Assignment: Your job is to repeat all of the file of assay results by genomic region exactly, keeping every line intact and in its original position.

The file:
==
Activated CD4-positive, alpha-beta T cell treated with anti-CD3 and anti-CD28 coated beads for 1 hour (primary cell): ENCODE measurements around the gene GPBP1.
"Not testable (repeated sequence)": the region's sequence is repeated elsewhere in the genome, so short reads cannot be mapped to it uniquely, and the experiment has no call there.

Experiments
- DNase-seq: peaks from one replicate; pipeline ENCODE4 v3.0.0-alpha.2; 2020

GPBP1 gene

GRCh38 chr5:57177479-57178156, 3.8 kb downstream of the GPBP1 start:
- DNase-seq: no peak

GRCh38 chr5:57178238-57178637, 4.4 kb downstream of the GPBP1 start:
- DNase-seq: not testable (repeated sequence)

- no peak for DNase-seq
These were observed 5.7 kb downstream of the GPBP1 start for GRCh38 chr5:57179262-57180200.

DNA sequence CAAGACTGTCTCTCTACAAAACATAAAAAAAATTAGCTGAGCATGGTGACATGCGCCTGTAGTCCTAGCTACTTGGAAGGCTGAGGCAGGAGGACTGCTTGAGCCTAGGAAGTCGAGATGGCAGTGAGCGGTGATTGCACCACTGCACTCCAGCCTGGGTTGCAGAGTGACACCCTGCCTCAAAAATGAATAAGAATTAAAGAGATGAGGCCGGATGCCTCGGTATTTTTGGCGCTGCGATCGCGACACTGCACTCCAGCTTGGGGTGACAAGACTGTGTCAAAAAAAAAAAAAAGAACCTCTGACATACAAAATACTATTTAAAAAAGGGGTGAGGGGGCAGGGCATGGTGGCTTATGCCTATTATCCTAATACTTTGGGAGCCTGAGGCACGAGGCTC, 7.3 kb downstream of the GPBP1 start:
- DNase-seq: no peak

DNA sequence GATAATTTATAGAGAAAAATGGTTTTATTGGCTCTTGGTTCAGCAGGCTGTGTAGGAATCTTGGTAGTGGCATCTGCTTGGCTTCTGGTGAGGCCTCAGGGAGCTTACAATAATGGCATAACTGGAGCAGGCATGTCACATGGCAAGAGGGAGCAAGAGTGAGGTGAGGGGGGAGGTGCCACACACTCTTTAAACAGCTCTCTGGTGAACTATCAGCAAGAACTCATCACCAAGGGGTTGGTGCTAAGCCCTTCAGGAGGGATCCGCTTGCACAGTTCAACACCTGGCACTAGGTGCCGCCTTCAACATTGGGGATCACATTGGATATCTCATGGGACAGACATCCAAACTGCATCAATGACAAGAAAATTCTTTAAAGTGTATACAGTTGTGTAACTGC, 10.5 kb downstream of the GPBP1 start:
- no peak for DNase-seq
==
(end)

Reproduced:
Activated CD4-positive, alpha-beta T cell treated with anti-CD3 and anti-CD28 coated beads for 1 hour (primary cell): ENCODE measurements around the gene GPBP1.
"Not testable (repeated sequence)": the region's sequence is repeated elsewhere in the genome, so short reads cannot be mapped to it uniquely, and the experiment has no call there.

Experiments
- DNase-seq: peaks from one replicate; pipeline ENCODE4 v3.0.0-alpha.2; 2020

GPBP1 gene

GRCh38 chr5:57177479-57178156, 3.8 kb downstream of the GPBP1 start:
- DNase-seq: no peak

GRCh38 chr5:57178238-57178637, 4.4 kb downstream of the GPBP1 start:
- DNase-seq: not testable (repeated sequence)

- no peak for DNase-seq
These were observed 5.7 kb downstream of the GPBP1 start for GRCh38 chr5:57179262-57180200.

DNA sequence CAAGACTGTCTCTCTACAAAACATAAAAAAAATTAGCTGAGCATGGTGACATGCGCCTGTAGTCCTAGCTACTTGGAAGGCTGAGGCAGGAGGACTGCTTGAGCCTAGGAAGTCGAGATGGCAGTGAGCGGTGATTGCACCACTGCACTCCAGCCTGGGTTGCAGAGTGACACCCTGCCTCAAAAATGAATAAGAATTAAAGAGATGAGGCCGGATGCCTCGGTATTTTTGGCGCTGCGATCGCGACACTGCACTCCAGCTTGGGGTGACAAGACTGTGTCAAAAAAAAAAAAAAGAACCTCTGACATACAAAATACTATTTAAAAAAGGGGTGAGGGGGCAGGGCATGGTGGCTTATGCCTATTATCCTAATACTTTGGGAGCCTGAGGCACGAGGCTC, 7.3 kb downstream of the GPBP1 start:
- DNase-seq: no peak

DNA sequence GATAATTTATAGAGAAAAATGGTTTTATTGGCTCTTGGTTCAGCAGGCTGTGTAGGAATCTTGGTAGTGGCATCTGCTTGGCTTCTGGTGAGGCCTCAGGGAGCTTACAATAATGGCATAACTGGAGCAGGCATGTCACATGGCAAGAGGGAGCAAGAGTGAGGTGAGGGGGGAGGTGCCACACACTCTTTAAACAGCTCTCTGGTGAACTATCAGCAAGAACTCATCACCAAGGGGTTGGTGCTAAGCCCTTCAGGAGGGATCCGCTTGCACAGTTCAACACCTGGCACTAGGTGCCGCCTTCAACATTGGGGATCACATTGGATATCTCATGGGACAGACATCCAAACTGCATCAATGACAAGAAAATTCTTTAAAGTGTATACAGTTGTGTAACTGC, 10.5 kb downstream of the GPBP1 start:
- no peak for DNase-seq